Another first occurred in Tobago while we were staying at our host. The island had  experienced a few earthquake tremors and, I don’t know if the two were related, but the houses in the neighborhood, including ours, had no water.  The problem existed for about two days, but it felt like a lifetime to me.  The locals were going down to the river to bathe, but would soon return saying, “De river come down.”  I didn’t understand this statement.  Aren’t rivers suppose to flow downwards?  Well, again I learned that due to the heavy rainfall high up in the mountains, the riverbanks would usually swell and overflow, bringing with it mud, debris, rock, etc., making the river inaccessible for bathing, washing or catching clean water, hence, de river come down.

My final recollection was new to both my friend and I.  It was our first sighting of the gecko, a white version of GIECO’s green lizard.  For the entire night we stayed up watching the ceiling to see where those lizards would go.  We huddled in the middle of the bed and didn’t get a wink of sleep, for fear that those lizards would come near to us.  When we told our host the next morning we had lizards in the room and described what happened, they laughed so hard we could only join in and laugh too as they explained about geckos.  Suffice it to say, we didn’t give the geckos any further thought for the remainder of our stay.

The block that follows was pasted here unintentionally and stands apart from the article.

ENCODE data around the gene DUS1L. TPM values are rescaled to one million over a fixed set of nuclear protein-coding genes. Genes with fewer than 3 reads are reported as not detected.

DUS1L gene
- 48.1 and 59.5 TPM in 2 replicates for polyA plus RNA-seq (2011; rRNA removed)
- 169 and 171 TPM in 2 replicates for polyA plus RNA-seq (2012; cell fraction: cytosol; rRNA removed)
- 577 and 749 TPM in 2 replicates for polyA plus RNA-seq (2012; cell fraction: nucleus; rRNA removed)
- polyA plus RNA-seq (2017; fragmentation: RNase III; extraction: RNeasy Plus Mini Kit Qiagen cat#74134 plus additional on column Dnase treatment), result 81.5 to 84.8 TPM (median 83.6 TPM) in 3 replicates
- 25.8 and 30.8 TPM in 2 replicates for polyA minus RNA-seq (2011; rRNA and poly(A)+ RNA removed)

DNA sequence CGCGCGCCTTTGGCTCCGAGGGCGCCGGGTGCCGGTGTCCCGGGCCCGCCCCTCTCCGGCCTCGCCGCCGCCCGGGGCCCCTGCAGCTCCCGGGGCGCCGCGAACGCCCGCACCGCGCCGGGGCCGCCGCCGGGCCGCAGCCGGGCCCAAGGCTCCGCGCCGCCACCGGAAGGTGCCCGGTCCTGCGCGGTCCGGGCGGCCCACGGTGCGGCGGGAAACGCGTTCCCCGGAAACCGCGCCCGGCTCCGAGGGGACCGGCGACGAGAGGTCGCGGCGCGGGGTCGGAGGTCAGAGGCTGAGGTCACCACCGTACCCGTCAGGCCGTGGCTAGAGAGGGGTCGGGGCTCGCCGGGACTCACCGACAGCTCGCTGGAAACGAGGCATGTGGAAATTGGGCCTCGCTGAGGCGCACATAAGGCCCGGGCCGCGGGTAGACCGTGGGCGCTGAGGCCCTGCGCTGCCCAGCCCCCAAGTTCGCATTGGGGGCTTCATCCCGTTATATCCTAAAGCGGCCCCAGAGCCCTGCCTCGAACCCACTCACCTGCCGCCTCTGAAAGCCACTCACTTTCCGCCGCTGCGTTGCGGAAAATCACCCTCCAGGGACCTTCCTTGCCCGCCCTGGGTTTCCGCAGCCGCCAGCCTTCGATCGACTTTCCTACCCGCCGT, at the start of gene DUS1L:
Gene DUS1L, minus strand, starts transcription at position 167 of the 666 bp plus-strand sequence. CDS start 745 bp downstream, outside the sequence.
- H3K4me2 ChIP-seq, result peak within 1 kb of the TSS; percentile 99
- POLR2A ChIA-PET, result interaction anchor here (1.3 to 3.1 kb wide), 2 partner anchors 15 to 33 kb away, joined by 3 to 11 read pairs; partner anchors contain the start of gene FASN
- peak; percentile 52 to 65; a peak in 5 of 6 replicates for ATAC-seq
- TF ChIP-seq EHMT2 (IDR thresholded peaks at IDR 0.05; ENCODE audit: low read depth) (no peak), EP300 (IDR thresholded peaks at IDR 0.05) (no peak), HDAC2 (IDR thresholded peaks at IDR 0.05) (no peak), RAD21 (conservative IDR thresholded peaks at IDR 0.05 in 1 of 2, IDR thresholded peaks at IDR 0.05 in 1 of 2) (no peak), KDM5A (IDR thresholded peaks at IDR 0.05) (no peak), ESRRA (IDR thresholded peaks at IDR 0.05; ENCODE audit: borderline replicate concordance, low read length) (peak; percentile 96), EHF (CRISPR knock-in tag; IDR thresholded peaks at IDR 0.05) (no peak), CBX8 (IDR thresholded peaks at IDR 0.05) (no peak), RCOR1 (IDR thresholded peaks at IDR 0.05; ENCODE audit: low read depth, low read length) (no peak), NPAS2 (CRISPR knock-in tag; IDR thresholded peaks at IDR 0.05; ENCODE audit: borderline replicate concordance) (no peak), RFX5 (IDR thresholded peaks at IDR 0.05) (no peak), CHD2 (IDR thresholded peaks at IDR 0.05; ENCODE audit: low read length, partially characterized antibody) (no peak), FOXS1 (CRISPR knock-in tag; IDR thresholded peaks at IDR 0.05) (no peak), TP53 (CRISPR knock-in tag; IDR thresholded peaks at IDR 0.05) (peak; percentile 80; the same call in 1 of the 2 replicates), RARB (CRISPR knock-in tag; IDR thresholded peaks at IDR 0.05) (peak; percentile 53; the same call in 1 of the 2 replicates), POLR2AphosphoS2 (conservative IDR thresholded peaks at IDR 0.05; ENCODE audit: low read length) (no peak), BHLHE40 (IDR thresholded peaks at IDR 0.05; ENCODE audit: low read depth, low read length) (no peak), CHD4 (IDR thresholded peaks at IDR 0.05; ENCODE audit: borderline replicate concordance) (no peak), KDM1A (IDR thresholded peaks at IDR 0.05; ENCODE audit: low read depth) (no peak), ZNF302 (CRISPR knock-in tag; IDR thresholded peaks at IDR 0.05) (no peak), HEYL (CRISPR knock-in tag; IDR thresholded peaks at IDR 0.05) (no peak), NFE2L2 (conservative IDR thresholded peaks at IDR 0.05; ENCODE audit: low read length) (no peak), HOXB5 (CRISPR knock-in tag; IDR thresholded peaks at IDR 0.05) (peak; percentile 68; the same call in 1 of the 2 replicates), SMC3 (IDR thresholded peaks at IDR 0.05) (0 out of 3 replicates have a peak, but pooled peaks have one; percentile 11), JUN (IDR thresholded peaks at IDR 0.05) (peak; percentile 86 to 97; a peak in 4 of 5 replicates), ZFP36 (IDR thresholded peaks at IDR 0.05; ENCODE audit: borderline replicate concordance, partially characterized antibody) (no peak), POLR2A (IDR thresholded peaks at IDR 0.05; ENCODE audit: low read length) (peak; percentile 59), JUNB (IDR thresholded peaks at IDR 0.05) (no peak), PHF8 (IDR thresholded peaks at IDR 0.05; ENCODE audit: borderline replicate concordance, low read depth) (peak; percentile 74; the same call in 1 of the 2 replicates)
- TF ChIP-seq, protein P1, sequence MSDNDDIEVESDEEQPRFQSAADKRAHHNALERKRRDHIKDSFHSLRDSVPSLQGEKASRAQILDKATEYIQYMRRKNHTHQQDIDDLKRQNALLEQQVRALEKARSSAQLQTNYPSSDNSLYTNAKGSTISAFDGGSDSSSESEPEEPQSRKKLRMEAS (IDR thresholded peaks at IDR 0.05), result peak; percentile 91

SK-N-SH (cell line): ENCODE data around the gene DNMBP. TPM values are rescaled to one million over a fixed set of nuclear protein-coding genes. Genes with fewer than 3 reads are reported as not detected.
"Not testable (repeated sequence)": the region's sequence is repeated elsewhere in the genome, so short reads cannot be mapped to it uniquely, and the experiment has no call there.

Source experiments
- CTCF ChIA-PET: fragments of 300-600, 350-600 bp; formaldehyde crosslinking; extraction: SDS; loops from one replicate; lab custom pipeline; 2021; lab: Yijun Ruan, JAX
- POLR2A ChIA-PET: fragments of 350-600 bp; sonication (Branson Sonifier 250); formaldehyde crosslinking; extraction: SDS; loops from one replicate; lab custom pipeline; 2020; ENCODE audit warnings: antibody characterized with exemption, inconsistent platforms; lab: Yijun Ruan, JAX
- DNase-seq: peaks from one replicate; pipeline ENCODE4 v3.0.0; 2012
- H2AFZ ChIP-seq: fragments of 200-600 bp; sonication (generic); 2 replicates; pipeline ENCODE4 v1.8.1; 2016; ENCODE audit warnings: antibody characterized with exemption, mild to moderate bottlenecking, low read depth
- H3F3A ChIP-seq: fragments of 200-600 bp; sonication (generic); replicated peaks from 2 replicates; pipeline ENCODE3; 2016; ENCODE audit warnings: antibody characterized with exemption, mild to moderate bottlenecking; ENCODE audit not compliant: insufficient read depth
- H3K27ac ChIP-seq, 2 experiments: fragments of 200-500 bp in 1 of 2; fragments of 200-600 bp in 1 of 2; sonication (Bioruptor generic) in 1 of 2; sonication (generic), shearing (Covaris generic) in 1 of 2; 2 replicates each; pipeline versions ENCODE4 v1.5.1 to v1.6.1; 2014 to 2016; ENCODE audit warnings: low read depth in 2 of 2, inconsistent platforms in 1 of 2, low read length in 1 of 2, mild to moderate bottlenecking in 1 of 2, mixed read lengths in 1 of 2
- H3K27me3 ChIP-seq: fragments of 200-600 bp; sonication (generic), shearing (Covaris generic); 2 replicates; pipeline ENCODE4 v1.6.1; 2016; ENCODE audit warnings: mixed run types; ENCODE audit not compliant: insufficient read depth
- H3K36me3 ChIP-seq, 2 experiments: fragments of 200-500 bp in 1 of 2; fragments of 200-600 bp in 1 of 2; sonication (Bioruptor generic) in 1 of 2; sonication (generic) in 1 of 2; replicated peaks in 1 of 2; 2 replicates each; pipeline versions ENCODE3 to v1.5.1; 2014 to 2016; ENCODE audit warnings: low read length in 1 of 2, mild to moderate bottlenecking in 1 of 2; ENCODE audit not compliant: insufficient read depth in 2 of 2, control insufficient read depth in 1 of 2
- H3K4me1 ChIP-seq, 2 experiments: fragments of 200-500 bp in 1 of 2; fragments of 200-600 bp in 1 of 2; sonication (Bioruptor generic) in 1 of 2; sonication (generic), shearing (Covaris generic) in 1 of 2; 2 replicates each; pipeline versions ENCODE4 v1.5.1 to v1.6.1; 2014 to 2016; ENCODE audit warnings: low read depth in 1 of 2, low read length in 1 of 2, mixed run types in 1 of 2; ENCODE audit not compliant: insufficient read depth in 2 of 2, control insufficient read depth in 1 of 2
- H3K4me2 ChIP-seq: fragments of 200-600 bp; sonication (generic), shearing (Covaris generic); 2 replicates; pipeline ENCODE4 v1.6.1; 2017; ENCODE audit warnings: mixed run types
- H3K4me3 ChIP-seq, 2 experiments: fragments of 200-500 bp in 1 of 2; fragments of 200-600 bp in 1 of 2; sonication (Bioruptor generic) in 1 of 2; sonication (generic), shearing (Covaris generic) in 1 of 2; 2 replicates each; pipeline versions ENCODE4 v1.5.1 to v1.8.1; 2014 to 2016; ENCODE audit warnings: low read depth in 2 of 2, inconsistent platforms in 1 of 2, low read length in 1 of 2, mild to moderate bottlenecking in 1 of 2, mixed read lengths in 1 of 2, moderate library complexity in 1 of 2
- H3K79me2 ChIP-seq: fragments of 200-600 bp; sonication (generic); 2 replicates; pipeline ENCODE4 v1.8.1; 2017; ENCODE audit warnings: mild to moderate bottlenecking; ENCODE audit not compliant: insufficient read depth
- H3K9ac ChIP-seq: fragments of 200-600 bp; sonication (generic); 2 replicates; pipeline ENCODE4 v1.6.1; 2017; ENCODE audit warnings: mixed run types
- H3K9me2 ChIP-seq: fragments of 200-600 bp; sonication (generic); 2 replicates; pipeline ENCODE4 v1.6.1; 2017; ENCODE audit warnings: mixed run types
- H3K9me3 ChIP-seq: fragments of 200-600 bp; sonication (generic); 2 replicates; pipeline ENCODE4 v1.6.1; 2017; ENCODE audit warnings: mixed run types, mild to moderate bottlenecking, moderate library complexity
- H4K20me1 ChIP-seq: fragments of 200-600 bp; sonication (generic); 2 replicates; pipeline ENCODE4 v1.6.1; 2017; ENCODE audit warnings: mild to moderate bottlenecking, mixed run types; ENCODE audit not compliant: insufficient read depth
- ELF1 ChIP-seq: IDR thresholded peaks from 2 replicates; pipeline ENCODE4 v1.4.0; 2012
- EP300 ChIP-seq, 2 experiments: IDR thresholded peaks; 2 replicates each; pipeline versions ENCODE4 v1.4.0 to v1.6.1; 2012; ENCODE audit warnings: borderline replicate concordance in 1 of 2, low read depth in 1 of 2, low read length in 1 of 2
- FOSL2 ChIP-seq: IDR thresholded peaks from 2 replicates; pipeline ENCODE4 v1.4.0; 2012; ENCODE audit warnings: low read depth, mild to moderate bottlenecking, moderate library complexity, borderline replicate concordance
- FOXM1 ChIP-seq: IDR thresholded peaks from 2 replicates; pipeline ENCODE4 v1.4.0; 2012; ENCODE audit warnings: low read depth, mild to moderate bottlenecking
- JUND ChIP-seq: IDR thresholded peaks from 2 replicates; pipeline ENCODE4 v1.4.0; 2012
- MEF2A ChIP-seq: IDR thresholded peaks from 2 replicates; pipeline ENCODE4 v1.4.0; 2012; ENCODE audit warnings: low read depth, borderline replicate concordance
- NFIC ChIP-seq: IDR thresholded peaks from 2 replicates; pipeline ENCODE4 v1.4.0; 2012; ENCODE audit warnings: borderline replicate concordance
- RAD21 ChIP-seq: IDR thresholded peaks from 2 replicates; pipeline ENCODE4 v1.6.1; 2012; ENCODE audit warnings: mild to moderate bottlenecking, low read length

In retrospect, Trinidad and Tobago lived up to our expectations and more.  We were young, impressionable and enjoyed every minute of our stay in that Republic.  I’m sure much has changed since our visit but the adage is still true, “The more things change the more they stay the same.”  If you take a trip there today you will certainly find roti, callaloo, buss-up-shot, carnival, calypso, soca, hummingbirds, cricket at the oval, and many other interests that help to make up this vibrant destination.  I enjoyed looking back on this vacation and recounting it to you, so don’t hold back on your comments.  Who will be the first?

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7 Comments on “Trinidad and Tobago Firsts In Retrospect

  1. Wonderfully told. I remembered a starless night in Hatti near a small fishing port. Boats were docked and people filled the area to celebrate a festival. And the town’s generator stopped. After a very serious prayer of concern for my own safety the lights came back on. Thanks for sharing your memories.

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  2. Visited Trinidad years ago only for a weekend. I enjoyed the food and oranges very sweet and juicy. The Sunday our chaperone took us toToco beach with the expectation we will see Tobago but it was misty and I barely got a glimpse of the island. Didn’t really get to see much of the island, but as the blogger says, Trinidad is known for is revelry and food.